How Osteopathy Helps
Osteopathy is a method of assessing, treating and preventing a wide range of health problems. Osteopaths use a combination of movement, stretching, targeted deep tissue massage and manipulation of a person’s muscles and joints to improve function, relieve pain and aid recovery.
The body has the natural ability to maintain itself and, by helping this process, an osteopath can promote restoration of normal function. The principle of osteopathy is that the wellbeing of an individual relies on the way that bones, muscles, ligaments, connective tissue and internal structures work with each other.
An osteopath will take the time to understand their patient, and their unique combination of symptoms, medical history and lifestyle. This helps to make an accurate diagnosis of the causes of the pain or lack of function (rather than just addressing the site of the condition), and from that, to formulate a treatment plan that will achieve the best outcome.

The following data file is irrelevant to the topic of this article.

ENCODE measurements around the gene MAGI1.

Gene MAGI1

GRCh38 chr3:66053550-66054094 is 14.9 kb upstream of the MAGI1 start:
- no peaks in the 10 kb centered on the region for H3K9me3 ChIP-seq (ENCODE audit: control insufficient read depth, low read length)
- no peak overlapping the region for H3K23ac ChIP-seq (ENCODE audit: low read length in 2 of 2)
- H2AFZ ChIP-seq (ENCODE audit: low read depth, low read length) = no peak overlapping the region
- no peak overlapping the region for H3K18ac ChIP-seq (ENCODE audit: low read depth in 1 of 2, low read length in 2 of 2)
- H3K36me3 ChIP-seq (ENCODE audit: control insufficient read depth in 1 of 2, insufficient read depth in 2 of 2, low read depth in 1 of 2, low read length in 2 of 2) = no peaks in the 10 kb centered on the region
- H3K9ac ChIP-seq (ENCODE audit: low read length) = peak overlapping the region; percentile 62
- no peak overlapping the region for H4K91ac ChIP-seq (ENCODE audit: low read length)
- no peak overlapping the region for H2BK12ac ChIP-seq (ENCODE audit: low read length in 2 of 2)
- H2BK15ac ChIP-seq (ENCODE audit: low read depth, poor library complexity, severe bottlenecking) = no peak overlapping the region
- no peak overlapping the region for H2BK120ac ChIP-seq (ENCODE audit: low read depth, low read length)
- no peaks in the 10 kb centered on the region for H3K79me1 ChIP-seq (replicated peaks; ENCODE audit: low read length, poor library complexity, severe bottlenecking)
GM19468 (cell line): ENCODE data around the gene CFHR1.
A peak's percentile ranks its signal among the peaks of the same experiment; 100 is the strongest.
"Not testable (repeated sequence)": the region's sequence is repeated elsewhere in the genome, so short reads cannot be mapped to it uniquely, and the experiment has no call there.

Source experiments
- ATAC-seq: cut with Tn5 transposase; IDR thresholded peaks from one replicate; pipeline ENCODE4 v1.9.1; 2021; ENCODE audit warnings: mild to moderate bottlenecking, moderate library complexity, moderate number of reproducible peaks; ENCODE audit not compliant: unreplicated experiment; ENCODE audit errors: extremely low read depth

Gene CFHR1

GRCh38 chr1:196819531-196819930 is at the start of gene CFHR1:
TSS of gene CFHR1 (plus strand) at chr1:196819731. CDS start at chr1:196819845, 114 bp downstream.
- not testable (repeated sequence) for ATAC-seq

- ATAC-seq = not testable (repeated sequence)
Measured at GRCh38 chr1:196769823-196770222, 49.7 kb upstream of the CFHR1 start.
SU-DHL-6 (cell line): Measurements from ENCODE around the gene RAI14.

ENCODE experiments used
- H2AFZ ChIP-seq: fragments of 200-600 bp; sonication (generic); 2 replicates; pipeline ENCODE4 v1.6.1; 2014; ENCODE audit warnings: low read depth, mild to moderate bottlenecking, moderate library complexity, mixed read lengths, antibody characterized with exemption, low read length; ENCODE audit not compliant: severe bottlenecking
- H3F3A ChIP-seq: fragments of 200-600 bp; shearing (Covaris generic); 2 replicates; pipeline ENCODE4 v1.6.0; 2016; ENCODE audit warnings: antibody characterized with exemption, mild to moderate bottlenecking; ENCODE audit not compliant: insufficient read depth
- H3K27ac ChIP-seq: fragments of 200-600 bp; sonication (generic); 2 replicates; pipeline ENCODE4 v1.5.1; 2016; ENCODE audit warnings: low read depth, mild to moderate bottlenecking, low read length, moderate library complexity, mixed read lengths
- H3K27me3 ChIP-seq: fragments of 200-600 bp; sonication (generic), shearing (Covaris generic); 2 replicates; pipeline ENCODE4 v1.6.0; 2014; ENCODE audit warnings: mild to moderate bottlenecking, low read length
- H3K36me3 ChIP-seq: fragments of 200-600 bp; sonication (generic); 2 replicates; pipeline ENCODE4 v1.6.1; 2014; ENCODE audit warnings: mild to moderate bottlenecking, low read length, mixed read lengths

Working Together with other Professions
Osteopaths frequently work alongside other health professionals as well as complementary and alternative medical practitioners. Osteopathy works well to complement other medical interventions including surgery and prescribed medication.
Safety and Regulation
Osteopaths are regulated by the General Osteopathic Council (GOsC). The minimum qualification for an osteopath is completion of a four or five year degree, which includes at least 1000 hours of supervised clinical practice. Many osteopaths also study for masters degrees.
Osteopathy is very safe. It is estimated that between 1 in 50,000 and 1 in 100,000 patients will suffer a reaction to osteopathic treatment that is serious enough to require further medical treatment or does not resolve within 48 hours.
Conditions treated by Osteopaths
Although Osteopaths are well known for treating back pain, the practice of Osteopathy can help relieve the symptoms of a wide range of conditions. These include:
- Neck pain
- Lower Back Pain
- Joint pain
- Rheumatic pain
- Minor Sports injury
- Arthritic pain
- Shoulder pain
- Leg pain
- Trapped nerves
- Postural problems